Grant Corderoy/StewartBrown comments on Not For Profit aged care operators making Top 25% ‘surplus’ but not paying tax

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Last week we commented on the Australian Nursing & Midwifery Foundation (ANMF) targeted campaign against the Big Six private aged care operators, who they accuse of making big profits from government funds and then aggressively avoiding paying tax.

Pointing out the cynical messaging of the ANMF about profit gouging we referred to the StewartBrown benchmarking that shows many Not For Profits in its Top Quartile results equalled the private operators profit or ‘surplus’ per bed – and they don’t pay tax.

After our publication Senior Partner Grant Corderoy wrote to us in part as follows:

“…it may be misleading to suggest that the First 25% do not pay tax (being not-for-profit) as we need to look at the whole organisation result (which will include a significant number of facilities making losses) when considering the tax position. The First 25% are facilities (within organisations) and not providers (operators)”.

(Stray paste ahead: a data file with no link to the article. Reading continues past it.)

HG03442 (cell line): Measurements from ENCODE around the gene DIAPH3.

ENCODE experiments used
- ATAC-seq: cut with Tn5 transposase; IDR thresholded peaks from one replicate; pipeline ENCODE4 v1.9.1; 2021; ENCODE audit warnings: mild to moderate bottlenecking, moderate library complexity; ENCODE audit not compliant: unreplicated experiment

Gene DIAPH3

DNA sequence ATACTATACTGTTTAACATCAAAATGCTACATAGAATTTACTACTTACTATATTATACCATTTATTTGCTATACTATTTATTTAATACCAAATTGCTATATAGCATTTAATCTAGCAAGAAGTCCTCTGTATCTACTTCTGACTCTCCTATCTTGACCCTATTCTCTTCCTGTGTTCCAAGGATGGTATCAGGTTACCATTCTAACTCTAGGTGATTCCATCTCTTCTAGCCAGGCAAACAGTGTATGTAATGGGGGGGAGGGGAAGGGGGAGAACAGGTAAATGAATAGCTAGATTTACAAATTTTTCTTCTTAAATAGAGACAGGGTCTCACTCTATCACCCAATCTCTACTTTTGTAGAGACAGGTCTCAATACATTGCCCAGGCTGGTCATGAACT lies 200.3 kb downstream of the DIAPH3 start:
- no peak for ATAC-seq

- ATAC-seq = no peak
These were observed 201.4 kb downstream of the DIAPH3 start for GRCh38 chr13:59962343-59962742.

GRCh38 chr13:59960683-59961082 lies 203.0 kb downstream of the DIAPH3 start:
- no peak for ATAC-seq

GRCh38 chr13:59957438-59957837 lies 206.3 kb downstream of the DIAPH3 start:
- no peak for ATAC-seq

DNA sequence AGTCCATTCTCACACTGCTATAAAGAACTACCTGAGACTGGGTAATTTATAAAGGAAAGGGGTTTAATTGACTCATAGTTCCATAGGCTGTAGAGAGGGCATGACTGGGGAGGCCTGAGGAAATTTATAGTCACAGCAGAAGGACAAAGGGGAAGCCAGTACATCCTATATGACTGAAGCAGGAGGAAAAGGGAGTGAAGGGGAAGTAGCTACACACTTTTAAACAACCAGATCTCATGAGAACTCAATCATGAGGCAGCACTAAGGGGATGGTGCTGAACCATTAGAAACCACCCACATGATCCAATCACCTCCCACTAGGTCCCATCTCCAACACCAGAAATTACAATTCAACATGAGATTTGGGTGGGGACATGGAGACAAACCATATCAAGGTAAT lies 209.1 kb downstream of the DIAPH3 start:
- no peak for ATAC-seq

He points out these ‘surpluses’ support their work in loss making areas like rural and remote aged care facilities.

“A very relevant financial ratio is the return on total assets (ROA) which is negative, and even the ACFA 2016 ROA was 1.6% (for 100% of provider organisations) and this has decreased to less than 1% overall in the period to December 2017. This explains the large capital drain that is currently evident in residential aged care”.

“In summary, the tax focus on NFP’s has to be based on the overall organisation result and not just the First 25% facility result”.

There is no argument with Grant, and we as a community have to be appreciative of the NFPs delivering care in the loss making markets.

But this is the decision of the NFP shareholders, to redistribute excess funds.

Private operators have a commitment to their shareholders to deliver a profit in cash or capital growth.

The point is the ANMF cynical strategy on the privates: both NFPs and privates make the same level of surpluses where they can from the same government funding.

Cut out the privates’ profits and watch the capital for new developments disappear. Then what happens to ageing, frail Australians?